By David Lawder and Andrea Shalal
WASHINGTON (Reuters) -International Monetary Fund member countries on Friday issued a near-unanimous call for Russia to end its war in Ukraine, the IMF’s steering committee chair said, calling the conflict the single biggest factor fueling inflation and slowing the global economy.
But Nadia Calvino, Spain’s economy minister, told a news conference that Russia again blocked consensus on issuing a joint communique during a meeting of the International Monetary and Financial Committee.
Calvino said the call for an end to the war was stronger than at IMF and World Bank meetings in April as the conflict causes food and energy insecurity, rising prices and financial stability risks.
“It is very clear for just on a human level, practical level, objective level — Stop the war. Stop the war,” IMF Managing Director Kristalina Georgieva said. “This is the most straightforward way to get the world economy in better shape. Stop the war.”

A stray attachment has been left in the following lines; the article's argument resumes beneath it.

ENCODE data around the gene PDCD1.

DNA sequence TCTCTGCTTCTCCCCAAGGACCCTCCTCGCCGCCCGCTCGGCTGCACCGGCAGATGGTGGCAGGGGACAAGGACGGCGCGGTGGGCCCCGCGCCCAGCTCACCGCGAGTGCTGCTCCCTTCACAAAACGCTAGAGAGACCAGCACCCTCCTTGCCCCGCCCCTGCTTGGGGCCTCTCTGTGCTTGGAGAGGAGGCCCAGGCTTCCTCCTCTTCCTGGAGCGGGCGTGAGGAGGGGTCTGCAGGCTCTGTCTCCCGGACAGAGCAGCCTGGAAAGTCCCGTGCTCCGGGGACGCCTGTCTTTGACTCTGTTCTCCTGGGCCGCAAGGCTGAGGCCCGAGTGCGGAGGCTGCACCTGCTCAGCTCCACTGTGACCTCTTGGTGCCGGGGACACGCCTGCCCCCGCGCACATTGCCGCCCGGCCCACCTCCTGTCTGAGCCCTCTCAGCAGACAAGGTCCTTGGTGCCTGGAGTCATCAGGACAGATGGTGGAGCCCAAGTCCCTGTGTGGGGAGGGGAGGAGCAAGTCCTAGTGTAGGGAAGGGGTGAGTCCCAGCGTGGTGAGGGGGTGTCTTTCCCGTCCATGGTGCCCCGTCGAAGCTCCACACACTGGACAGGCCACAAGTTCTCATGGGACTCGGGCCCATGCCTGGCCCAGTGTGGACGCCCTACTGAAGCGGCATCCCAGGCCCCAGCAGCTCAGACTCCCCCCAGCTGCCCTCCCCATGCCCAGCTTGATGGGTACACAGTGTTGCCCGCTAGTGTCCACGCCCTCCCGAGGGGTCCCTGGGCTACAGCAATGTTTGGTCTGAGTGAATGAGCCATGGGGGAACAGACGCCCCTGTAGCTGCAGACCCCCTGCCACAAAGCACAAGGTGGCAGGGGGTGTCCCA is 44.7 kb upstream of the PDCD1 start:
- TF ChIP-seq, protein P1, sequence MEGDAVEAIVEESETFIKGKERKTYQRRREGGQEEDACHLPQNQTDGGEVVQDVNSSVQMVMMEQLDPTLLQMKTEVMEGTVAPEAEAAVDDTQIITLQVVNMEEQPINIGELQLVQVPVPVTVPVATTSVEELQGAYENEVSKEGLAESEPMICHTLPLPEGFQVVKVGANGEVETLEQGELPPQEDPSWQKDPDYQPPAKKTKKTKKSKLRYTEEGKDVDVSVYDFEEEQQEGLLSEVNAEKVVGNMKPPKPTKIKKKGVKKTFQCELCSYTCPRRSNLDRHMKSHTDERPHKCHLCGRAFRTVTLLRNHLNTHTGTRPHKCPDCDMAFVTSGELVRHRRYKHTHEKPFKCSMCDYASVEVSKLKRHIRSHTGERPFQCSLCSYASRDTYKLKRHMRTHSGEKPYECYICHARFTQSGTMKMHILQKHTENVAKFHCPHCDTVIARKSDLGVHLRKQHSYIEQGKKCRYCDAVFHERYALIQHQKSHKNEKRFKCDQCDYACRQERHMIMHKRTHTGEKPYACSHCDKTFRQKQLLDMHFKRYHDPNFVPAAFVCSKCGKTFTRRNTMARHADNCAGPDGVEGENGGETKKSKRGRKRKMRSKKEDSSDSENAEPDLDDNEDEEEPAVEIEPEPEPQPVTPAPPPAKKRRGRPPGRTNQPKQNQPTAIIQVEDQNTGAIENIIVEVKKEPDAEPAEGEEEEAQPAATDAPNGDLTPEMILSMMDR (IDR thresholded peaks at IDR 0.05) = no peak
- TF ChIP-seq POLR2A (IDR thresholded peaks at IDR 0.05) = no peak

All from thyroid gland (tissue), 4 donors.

Georgieva’s sentiments were echoed by U.S. Treasury Secretary Janet Yellen, who said at a separate news conference that in thinking about economic responses, “it’s obvious what the most important is, and everyone agrees Russia should stop its war on Ukraine.”
Russia’s opposition to such calls forced the IMF steering committee to issue a chair’s statement, Calvino said, adding it reflected strong agreement on many economic issues.
The statement called for central banks to strive for price stability, while fiscal policy should prioritize protection of vulnerable groups from higher living costs.
“We will ensure coherence of the overall monetary and fiscal stances, with due consideration to the complementary role of structural policies in easing trade-offs,” the statement said, echoing IMF advice to Britain and other countries to avoid monetary and fiscal policies working against each other.
On currencies, the statement recognized the pressures created by the strong U.S. dollar.
“Recognizing that many currencies have moved significantly this year with increased volatility, we reaffirm our commitments on exchange rates, as made in April 2021,” the IMFC statement said.
(Reporting by David Lawder and Andrea Shalal; editing by Jonathan Oatis and Chris Reese)